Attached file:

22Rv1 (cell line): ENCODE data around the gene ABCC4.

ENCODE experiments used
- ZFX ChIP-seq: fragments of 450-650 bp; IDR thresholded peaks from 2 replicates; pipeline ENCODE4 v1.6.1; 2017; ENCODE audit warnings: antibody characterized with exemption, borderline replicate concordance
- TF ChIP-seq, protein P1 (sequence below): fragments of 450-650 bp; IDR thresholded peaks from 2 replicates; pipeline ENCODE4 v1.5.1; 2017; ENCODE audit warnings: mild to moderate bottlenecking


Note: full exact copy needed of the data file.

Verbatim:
22Rv1 (cell line): ENCODE data around the gene ABCC4.

ENCODE experiments used
- ZFX ChIP-seq: fragments of 450-650 bp; IDR thresholded peaks from 2 replicates; pipeline ENCODE4 v1.6.1; 2017; ENCODE audit warnings: antibody characterized with exemption, borderline replicate concordance
- TF ChIP-seq, protein P1 (sequence below): fragments of 450-650 bp; IDR thresholded peaks from 2 replicates; pipeline ENCODE4 v1.5.1; 2017; ENCODE audit warnings: mild to moderate bottlenecking